Faced with the need to deposit several cheques during a single transaction on a bank machine, most people often find themselves scrambling to calculate the total amount as the line of other customers steadily grows behind them.
Thanks to an overhaul of its automated banking machine (ABM) network, clients of TD Bank Financial Group don’t need to answer anymore math skill testing questions under pressure.
The new TD bank machines, also called Green Machines, incorporate a deposit calculator that could be useful for customers that have to deposit several cheques during a single transaction.
This convenient feature, however, is just one of the benefits that customers of the Toronto-based bank are reaping from a $420 million deal to hand over day-to-day operation and maintenance of its 2,500 ABMs across the country to a consortium led by Hewlett-Packard Canada Co (HP).
“Our deal with HP allows us to transfer operational risks to our outsourced partner and free staff to concentrate on serving our customers,” said Kevin Mathews, assistant vice-president, AMB services for TD.
The new AMBs went live in June 2006, but the first phase of the project was completed in January of this year.
“This has greatly simplified our life,” said Mathews of the seven-year agreement, which was signed back in 2004.
Under the first phase of the project, the consortium replaced TD’s bank machines with new units equipped with enhanced security and customer interface features as well as the ability to accommodate the Interactive Financial eXchange (IFX).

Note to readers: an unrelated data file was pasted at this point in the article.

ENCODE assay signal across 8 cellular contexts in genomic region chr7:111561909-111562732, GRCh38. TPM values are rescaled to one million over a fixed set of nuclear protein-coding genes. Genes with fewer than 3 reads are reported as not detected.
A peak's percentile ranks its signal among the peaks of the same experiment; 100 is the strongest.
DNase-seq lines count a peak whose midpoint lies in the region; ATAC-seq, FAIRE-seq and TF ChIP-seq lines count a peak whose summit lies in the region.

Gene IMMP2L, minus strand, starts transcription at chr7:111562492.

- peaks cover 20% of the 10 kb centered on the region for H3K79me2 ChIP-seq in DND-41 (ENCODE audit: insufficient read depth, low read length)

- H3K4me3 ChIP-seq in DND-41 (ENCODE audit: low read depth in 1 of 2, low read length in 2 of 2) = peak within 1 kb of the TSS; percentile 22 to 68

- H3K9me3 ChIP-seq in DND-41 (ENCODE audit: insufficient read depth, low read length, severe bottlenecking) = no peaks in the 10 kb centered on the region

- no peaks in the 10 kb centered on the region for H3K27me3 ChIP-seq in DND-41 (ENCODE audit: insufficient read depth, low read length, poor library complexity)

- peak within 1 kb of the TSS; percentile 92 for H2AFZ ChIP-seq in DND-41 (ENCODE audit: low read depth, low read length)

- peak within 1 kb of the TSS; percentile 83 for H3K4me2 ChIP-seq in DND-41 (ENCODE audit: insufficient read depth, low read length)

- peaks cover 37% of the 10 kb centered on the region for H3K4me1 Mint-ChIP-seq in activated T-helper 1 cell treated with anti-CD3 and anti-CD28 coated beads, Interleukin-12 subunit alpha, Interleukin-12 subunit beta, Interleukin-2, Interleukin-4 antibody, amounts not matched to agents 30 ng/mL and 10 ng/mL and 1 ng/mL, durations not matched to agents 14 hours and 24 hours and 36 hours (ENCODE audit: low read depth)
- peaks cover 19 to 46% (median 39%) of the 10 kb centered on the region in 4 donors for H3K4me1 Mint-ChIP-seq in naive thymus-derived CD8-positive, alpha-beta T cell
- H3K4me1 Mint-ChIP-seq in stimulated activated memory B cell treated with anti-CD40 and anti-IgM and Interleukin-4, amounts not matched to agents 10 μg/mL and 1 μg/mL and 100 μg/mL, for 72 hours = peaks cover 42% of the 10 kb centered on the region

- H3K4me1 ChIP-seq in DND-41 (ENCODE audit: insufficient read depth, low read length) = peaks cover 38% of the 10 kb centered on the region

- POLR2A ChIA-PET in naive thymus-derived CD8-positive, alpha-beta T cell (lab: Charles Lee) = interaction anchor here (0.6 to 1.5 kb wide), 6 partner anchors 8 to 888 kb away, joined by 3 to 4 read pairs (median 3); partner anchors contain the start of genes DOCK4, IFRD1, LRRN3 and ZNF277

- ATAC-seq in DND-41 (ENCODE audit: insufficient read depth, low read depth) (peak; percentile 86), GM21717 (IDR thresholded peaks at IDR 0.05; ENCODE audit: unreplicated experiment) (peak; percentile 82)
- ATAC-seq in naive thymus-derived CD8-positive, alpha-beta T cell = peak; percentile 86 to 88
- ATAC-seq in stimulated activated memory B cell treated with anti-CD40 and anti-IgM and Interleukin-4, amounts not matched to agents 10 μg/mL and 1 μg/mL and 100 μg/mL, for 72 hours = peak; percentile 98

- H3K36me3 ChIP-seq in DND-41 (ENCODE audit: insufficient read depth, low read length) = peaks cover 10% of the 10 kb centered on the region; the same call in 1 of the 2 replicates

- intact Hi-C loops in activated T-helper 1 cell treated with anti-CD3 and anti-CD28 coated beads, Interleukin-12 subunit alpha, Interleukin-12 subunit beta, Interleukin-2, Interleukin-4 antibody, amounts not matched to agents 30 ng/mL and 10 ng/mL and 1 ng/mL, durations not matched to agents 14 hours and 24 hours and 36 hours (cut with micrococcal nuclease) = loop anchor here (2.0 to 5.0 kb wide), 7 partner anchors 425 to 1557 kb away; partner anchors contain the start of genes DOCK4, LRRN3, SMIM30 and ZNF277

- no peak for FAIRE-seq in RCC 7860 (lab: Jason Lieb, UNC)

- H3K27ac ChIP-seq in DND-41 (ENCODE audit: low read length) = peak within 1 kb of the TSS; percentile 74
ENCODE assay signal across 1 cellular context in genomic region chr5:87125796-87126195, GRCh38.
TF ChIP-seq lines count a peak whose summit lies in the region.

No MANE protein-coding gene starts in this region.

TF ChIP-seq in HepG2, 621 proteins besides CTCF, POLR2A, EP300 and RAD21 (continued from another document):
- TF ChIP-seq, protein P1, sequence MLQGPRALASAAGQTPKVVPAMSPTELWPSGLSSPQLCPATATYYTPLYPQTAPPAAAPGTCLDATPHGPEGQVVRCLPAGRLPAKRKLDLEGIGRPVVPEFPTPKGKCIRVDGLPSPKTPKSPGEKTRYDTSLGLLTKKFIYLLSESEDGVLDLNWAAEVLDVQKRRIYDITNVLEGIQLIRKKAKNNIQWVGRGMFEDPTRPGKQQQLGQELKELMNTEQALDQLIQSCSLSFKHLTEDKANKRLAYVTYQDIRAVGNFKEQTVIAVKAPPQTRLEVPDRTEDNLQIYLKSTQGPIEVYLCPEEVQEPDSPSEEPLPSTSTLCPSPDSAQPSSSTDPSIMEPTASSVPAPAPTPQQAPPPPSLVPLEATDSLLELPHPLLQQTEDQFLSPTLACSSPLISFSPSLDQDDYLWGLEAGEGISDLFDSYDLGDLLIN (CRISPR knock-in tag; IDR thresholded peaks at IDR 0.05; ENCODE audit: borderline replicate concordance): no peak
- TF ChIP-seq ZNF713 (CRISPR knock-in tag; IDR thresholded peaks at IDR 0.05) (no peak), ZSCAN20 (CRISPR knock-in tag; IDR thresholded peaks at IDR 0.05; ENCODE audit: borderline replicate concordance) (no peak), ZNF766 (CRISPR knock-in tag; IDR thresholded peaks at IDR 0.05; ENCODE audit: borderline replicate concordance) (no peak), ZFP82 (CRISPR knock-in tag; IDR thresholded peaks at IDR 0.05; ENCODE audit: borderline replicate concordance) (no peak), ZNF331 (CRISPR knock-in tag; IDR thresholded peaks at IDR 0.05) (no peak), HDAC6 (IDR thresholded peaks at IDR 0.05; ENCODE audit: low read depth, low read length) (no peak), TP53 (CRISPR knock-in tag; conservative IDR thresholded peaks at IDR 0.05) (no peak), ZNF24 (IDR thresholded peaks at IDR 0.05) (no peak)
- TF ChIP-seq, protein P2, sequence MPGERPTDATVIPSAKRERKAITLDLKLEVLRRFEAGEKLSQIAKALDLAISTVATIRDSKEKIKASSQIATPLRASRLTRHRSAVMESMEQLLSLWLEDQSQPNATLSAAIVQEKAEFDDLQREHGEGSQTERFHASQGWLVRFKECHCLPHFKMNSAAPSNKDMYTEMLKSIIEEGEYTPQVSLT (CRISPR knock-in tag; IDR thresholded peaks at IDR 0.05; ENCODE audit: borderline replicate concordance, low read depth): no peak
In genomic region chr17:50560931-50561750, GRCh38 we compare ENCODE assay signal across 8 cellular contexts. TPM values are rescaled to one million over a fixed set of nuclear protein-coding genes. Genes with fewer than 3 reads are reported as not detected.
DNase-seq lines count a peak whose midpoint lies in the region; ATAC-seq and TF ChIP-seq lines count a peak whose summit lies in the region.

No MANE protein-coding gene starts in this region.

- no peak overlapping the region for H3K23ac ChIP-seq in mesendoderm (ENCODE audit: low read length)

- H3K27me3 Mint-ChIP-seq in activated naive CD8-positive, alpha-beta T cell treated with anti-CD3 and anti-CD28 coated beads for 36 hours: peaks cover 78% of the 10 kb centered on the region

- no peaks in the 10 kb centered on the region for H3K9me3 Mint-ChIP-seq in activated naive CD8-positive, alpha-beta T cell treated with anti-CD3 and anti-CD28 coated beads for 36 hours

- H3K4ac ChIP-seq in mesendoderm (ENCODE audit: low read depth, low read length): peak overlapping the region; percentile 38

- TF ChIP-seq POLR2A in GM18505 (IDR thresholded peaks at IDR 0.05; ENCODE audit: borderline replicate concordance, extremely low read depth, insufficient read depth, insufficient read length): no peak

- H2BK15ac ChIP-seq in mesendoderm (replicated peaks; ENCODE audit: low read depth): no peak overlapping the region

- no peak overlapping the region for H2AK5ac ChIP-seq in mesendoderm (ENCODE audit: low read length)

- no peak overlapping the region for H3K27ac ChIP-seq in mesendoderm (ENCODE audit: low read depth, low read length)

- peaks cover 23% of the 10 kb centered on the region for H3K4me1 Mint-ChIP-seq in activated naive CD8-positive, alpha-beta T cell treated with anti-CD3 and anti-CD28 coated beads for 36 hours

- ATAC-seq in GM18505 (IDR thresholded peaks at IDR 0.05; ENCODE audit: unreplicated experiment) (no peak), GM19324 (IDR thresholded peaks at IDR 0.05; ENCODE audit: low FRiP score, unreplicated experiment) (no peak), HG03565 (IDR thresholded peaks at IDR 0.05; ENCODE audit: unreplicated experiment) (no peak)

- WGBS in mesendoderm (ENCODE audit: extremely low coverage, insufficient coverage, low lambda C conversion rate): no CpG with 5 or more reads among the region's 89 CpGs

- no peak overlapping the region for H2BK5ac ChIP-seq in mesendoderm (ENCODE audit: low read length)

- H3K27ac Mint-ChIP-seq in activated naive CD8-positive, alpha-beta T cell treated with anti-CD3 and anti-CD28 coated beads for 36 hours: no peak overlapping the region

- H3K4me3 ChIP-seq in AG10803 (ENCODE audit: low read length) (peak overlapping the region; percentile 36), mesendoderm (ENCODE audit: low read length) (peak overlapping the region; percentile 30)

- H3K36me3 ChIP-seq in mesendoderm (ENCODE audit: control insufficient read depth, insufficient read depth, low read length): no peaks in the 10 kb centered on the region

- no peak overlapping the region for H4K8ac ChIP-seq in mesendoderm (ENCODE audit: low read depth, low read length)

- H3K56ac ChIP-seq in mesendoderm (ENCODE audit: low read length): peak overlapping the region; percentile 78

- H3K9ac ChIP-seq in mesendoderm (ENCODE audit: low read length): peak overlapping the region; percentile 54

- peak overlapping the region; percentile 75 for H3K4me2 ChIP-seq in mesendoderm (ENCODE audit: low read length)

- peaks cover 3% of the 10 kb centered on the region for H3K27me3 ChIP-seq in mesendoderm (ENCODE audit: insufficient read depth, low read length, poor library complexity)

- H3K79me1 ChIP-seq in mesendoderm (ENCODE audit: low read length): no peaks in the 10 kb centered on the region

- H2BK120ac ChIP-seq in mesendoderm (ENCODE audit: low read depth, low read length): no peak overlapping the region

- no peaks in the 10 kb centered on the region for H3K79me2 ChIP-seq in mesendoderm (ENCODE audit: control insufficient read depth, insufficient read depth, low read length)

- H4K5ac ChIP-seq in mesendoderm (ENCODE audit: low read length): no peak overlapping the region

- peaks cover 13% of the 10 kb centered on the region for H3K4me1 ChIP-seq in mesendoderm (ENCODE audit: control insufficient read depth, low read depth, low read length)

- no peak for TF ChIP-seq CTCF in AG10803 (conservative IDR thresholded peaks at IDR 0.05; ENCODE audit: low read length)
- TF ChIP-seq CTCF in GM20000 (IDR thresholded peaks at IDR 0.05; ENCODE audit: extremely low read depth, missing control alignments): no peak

IFX is an emerging standard for open and interoperable online financial services and data exchange.
Other members of the consortium include Diebold Inc., an ABM manufacturer based in Canton, Oh; ACI Worldwide, an electronic payment software developer; Phoenix Interactive Design, a software developer based in London, Ont.; Intria Items, a business and cheque processing house headquartered in Mississauga, Ont.; and the Canadian arm of Group 4 Securicor, a British security company.
Diebold provided the ABM units and handles asset management and software support. ACI supplied core switching applications and maintenance; Phoenix developed a Microsoft-based ABM application; Intria oversees cash management and forecasting services while Sucuricor manages transportation of cash and AMB consumerables.
Bank machines are an integral part of a bank’s customer contact network. A survey by Financial Insights, a division of consultancy firm IDC Canada Ltd., showed that in 2005 ABMs accounted for 40 per cent of banking transactions in the country. Transactions accomplished through tellers accounted for 30 per cent and Internet banking made up for 16 per cent.
“Superficially, at least, TD could appear to be increasing its risk by giving a service provider a big chunk of customer-facing business to manage in the bank’s interest,” said IDC analyst Margaret Tanaszi.
She said reducing risk was the key theme in this agreement and TD “would not have been interested in it otherwise.”